Peter Rice is the editor of the Downtown Albuquerque News.

551. Reader-supported, hyper-local newsletter thrives in downtown Albuquerque

Peter Rice has recreated that concept for the digital age and thinks this is the way more news outlets should operate. 

Way back when, it wasn’t uncommon for small towns to have their own newspapers, filled with the stories and goings-on that mattered to people who lived there. 

“Local news should be like a friend you enjoy catching up with occasionally. It should not be a helicopter parent that won’t leave you alone, which is unfortunately the model ad-supported media have to use,” says Rice, editor of the Downtown Albuquerque News. “Newsletters are a kinder, gentler way to satisfy customers and make money.” 

Rice started his publication, affectionately called DAN, in the summer of 2019 after being “infuriated or angered at some point” in the early 2000s about the decline of newspapers and “the almost self-immolation of the news business. I couldn’t escape the suspicion that the business was not as hard as the industry was making it look. It was very clear it had to change.” 

While newspapers went online, keeping their content free and hoping advertisers would come with them, Rice thought there had to be a better way, especially because “the overhead of the news business was about to go way down. Distributing digital media is about 3 percent of the cost of the old model, which literally involved loggers and truckers.” 

Why not just give people their local news, ask them to pay for it, and kick advertisers to the curb?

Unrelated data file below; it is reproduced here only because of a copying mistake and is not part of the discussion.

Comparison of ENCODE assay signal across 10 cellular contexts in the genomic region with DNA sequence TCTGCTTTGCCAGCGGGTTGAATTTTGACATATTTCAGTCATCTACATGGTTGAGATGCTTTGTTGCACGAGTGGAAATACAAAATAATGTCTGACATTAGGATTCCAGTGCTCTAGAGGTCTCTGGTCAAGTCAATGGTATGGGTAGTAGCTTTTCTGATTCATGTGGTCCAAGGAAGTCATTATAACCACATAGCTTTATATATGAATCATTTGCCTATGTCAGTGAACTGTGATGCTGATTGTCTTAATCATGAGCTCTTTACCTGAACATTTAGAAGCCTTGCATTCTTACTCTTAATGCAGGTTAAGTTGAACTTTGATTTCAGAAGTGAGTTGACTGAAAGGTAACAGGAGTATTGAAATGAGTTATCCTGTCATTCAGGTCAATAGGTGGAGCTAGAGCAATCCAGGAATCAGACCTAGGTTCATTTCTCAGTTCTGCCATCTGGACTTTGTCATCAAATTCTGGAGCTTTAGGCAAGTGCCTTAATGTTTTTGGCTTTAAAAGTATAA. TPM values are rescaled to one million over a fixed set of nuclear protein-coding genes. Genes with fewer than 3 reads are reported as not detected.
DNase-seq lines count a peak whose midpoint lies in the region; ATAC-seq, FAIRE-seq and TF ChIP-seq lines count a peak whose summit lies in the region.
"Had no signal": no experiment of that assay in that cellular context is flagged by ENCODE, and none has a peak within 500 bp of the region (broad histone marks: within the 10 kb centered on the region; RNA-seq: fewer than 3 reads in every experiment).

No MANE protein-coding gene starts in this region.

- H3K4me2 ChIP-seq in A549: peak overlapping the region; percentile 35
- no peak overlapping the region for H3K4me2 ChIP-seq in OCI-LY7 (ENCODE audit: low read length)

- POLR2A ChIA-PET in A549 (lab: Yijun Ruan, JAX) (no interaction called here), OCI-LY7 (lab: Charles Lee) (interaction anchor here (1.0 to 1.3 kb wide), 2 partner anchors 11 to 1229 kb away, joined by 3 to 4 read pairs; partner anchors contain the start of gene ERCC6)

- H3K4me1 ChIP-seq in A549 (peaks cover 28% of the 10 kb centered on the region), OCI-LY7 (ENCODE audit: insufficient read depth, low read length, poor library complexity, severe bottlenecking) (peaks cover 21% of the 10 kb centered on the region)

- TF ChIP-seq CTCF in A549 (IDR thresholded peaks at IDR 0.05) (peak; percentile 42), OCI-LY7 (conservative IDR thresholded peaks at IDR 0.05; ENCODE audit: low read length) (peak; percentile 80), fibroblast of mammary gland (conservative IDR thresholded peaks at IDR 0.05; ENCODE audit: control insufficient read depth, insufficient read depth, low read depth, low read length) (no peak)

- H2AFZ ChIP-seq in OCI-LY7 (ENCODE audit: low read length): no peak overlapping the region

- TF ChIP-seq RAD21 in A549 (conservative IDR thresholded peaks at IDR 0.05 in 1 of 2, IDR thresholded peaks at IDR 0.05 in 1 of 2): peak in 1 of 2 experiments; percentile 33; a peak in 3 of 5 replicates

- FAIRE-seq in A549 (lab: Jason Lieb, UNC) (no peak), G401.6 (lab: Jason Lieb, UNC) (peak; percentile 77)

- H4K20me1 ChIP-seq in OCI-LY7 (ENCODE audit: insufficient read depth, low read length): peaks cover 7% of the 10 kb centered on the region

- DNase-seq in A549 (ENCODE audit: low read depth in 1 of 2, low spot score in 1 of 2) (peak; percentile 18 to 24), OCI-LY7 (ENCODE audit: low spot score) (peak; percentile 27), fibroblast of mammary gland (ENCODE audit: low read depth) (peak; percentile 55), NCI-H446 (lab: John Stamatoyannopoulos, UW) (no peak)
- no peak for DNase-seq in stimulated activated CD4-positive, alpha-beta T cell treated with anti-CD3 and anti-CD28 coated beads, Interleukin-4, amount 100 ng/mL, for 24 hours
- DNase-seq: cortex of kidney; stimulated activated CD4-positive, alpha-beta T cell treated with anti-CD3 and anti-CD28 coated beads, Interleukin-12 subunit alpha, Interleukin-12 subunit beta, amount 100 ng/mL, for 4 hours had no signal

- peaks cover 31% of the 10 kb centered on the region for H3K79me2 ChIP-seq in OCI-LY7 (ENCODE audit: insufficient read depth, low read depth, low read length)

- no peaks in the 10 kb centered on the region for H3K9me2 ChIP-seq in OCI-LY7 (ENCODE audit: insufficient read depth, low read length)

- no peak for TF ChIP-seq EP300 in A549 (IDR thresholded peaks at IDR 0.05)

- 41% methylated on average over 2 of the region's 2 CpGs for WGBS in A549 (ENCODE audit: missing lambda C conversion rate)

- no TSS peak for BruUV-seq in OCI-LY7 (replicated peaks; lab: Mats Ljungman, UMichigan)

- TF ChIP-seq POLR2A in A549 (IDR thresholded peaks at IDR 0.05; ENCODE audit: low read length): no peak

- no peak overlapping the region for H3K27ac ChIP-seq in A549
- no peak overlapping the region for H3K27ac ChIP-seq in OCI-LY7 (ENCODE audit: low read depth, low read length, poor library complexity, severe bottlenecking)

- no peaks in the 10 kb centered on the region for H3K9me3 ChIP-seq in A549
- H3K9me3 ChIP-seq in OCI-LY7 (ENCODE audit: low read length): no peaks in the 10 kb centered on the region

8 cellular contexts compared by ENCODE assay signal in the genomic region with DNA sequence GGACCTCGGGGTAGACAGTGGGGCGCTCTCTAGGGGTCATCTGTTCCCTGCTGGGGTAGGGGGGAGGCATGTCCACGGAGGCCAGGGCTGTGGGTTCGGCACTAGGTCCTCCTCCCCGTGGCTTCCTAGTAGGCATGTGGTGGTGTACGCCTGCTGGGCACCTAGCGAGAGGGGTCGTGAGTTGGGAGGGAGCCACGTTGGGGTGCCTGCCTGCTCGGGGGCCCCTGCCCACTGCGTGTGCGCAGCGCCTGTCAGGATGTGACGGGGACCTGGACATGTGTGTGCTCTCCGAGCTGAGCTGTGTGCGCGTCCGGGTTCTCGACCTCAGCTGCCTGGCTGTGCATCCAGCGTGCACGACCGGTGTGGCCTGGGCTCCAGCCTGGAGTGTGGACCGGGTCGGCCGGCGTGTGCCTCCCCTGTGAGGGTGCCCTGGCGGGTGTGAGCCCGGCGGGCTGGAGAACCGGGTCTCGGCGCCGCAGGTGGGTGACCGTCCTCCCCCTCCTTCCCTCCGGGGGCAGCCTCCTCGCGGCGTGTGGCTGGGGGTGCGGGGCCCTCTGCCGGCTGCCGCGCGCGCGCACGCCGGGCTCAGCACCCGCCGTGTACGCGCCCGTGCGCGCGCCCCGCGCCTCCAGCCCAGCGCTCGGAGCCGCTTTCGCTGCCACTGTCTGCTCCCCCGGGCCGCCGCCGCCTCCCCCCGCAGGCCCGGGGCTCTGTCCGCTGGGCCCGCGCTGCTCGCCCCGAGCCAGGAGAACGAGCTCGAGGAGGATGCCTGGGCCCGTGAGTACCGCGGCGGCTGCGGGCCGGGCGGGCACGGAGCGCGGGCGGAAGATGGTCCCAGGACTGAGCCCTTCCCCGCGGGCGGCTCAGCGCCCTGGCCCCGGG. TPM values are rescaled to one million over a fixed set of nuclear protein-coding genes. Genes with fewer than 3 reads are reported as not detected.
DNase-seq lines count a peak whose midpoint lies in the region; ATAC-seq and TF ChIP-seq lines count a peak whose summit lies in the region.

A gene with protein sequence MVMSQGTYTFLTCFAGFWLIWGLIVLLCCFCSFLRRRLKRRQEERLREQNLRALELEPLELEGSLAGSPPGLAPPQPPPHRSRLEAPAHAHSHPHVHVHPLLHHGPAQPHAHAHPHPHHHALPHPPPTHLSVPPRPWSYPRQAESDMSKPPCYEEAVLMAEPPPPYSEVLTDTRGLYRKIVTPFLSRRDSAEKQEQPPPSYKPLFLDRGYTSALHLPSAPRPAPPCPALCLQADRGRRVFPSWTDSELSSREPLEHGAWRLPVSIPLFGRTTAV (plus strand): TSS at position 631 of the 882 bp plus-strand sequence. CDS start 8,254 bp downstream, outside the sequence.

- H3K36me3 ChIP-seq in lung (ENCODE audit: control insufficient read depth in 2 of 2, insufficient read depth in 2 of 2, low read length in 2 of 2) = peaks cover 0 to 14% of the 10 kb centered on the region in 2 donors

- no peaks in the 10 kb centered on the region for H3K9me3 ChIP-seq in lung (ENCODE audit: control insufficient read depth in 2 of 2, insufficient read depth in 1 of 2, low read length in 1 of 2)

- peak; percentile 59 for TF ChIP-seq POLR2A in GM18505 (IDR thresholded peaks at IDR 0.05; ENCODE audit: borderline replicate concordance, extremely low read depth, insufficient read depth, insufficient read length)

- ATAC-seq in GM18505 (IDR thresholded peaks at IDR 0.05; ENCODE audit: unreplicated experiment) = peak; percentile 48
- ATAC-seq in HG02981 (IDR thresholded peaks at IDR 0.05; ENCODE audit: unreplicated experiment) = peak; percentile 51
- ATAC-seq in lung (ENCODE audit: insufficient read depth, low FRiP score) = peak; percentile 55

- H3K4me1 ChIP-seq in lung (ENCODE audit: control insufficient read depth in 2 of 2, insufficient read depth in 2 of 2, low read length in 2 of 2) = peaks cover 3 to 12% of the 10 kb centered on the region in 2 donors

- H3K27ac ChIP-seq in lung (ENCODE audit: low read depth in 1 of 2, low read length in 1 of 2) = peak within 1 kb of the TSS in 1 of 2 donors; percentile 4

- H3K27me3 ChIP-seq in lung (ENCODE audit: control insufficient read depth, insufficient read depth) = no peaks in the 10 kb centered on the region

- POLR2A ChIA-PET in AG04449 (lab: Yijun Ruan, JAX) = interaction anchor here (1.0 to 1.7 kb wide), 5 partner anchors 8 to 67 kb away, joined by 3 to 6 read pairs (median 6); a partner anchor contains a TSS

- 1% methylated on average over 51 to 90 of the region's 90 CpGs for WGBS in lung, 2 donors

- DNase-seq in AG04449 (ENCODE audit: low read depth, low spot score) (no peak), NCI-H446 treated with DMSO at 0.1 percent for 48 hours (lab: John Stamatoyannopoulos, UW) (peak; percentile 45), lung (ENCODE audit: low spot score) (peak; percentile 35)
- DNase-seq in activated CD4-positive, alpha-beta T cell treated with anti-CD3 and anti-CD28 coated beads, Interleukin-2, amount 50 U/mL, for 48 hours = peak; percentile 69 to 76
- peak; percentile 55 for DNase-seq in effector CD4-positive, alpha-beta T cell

“If these papers could convert even a third or a half of their subscriber base, which was already in the habit of paying for news, if they could just get them to continue paying for news in a different format, in retrospect we could’ve avoided a lot of the carnage we’ve seen in American newsrooms and all these news deserts that have been so depressing and threatening of self-government in general,” he says. 

And that’s how DAN started. ‘It’s basically just a dead-simple business model that I thought they should’ve been using all along. It is the old-fashioned business model, it’s just very low overhead, because the technology takes out the printing and the ink and the distribution cost for the most part. What do you have when you have the old newspaper model with no advertising and no overhead? You’ve got readers paying money for news.” 

Peter Rice, editor of the Downtown Albuquerque News, explains how he may have cracked the local news sustainability problem with a reader-supported, hyper-local newsletter.

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